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FFRF: Supreme Court misses opportunity to ban death penalty

Death Penalty

The U.S. Supreme Court, in a ruling handed down today, has delayed the execution of a Texas inmate on the grounds he was denied a spiritual adviser at his execution. The Freedom From Religion Foundation is disappointed at the missed opportunity to overturn the death penalty and address its concerns about the lawsuit.

In the ruling by Chief Justice John G. Roberts Jr., with only Justice Clarence Thomas dissenting, the court held that Texas could not execute inmate John Ramirez unless his pastor was able to be there in person, touch him and give an audible prayer. The court held that Texas did not have sufficient reason to burden Ramirez’s religious liberty by denying the comfort of a pastor, citing the Religious Land Use and Institutionalized Persons Act (a statute also known as RLUIPA).

FFRF filed a friend-of-the-court brief in this case urging the high court to stop Ramirez’s execution, but asking for two reforms: ensuring that religious and nonreligious inmates are treated equitably, and overturning the death penalty altogether. FFRF’s brief, joined by two other secular organizations, pointed out the absurdity of the Supreme Court merely delaying a state-sponsored execution based on minor considerations of religious liberty, when the execution itself is a far greater affront to the liberty rights protected under RLUIPA and the U.S. Constitution.

The high court’s recent line of cases involving end-of-life religious accommodations in capital cases signals a broader, troubling pattern of recklessly expanding alleged “religious liberty” protections in order to give preferential treatment to some religious litigants. Similar reasoning can be applied to allow religious business owners to discriminate, public contractors to refuse to place foster children with LGBTQ families, religious public school teachers to push their beliefs on students, and more.

“If the Supreme Court is serious about protecting the liberty rights of prisoners on death row, it should ban the Old Testament practice of capital punishment altogether,” comments FFRF Co-President Annie Laurie Gaylor. “The rest of the developed world has abandoned state-sponsored killings, which are rooted in religion and have no place in a modern society.”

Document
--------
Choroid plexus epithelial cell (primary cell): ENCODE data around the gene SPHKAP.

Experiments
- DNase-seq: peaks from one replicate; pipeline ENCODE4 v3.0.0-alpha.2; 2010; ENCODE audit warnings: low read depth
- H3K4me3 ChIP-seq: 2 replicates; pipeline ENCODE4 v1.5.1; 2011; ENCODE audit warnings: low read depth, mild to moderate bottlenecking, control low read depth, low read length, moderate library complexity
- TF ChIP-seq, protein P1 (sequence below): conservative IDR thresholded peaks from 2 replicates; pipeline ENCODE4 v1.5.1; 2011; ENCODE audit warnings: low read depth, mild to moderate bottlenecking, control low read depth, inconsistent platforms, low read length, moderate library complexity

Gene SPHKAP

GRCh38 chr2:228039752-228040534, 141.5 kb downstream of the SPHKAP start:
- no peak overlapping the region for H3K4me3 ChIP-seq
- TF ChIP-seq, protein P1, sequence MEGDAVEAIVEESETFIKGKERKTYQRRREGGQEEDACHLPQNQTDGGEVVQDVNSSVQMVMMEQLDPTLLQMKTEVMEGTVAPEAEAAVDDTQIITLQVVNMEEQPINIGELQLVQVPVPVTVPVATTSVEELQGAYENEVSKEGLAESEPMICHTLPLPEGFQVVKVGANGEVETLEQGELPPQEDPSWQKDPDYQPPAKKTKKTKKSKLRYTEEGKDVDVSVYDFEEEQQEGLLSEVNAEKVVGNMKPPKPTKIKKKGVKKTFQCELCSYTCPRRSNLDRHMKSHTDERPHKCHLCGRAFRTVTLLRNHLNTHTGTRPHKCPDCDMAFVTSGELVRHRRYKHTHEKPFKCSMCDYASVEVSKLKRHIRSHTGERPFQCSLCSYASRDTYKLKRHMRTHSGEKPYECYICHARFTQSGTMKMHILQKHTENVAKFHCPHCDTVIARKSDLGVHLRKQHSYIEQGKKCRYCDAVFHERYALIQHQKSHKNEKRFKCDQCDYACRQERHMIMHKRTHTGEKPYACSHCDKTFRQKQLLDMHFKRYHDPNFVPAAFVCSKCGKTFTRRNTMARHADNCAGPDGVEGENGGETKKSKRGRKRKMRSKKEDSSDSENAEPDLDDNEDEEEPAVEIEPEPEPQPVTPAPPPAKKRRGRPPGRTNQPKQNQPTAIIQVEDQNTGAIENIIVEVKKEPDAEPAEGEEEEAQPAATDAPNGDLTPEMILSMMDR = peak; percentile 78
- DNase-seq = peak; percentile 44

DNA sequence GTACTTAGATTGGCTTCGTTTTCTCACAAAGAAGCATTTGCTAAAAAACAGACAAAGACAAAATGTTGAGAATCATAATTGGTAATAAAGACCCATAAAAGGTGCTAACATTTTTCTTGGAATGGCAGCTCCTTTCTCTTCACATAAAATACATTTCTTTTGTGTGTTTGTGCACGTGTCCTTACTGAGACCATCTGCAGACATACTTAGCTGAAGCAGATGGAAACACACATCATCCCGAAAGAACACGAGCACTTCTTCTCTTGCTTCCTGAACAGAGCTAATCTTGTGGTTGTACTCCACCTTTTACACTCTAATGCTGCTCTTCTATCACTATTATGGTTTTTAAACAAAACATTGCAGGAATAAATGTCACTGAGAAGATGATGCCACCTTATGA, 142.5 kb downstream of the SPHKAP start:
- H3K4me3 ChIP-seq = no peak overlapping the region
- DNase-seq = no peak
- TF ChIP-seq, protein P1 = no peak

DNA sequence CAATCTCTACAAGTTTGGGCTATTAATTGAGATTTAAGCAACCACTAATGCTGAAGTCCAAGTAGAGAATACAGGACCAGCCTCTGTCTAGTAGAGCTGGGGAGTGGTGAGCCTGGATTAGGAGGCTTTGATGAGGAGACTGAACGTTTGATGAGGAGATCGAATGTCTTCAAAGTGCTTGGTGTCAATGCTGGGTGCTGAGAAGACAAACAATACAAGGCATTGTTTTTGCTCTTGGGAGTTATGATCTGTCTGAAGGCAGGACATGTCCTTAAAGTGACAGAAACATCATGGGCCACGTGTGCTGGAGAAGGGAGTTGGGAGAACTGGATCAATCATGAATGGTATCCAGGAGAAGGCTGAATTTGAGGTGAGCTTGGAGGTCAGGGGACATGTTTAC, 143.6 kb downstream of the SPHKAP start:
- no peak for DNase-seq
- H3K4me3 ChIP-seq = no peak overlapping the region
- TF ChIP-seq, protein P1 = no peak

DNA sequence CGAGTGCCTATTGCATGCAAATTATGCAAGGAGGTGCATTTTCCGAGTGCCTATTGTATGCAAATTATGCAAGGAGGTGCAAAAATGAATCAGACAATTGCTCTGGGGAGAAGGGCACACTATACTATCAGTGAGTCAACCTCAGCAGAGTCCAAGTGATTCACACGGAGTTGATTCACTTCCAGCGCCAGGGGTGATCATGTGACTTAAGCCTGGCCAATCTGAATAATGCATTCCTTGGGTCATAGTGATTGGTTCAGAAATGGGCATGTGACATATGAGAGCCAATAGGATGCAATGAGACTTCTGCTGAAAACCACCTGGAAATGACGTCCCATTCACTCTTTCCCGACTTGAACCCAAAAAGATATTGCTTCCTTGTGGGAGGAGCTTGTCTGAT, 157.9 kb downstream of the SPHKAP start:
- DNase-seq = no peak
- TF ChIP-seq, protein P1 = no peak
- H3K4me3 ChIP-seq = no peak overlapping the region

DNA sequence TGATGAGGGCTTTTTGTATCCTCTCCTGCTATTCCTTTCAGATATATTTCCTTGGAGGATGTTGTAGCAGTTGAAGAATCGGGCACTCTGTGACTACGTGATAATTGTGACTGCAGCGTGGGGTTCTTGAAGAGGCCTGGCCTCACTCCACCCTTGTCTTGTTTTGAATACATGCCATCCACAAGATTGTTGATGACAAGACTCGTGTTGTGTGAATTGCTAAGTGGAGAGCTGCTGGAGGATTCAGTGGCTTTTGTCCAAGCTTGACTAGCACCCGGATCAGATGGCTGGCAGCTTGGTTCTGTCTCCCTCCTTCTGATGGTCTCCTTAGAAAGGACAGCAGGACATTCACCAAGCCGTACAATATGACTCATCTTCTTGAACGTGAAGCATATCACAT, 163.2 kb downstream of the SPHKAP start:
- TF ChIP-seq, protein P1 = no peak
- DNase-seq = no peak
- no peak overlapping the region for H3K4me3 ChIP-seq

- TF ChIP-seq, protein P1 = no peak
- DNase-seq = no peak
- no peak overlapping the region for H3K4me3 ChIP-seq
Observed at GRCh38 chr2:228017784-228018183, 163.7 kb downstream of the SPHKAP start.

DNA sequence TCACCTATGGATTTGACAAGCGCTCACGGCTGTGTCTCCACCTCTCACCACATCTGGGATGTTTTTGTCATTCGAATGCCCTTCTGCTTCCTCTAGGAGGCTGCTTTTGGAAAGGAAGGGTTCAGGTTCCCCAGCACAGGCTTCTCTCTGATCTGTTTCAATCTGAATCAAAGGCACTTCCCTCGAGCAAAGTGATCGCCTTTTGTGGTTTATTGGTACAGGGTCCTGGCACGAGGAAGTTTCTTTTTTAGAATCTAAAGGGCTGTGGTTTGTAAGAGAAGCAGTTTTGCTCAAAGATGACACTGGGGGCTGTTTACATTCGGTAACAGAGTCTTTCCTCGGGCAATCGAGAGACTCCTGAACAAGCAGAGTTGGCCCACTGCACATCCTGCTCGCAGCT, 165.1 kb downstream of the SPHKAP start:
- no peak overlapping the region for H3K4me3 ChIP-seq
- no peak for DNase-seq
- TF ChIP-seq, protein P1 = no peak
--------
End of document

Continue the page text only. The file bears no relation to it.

FFRF’s brief argued that the death penalty is unjustified in a secular nation such as the United States, since it stems in part from biblical roots, and is unconstitutional under the First and Eighth Amendments. FFRF asserts that the issue before the court is Kafkaesque because the law is quibbling over Ramirez’s constitutional rights moments before it takes them away forever. If there is going to be an execution, FFRF maintains, any rule and protections the court hands down for inmates must apply to the nonreligious. 

“A state-sponsored execution violates the Eighth Amendment because it permanently destroys a person’s human dignity, and is thus cruel and unusual,” stated the brief. “Further, the Damocles sword hanging over a person on death row is torturous, and death row tenure is so long that a death sentence in practice amounts to more than a decade of torture, which is itself cruel and unusual punishment in violation of the Eighth Amendment.”

Freethinkers have been the first to speak out for the abolition of the death penalty, which was routinely carried out by the Catholic or other churches entwined with governments and monarchies. The majority of FFRF’s membership opposes the death penalty, according to its 2020 survey. FFRF is headquartered in Wisconsin, which was the first U.S. state to abolish the death penalty permanently for all crimes (in 1853), and the second major jurisdiction in the world, after Iceland, to get rid of it.

FFRF Legal Director Rebecca Markert and FFRF Staff Attorney Ryan Jayne drafted the amicus brief for the organization. Photo via Shutterstock by Felipe Caparros. 

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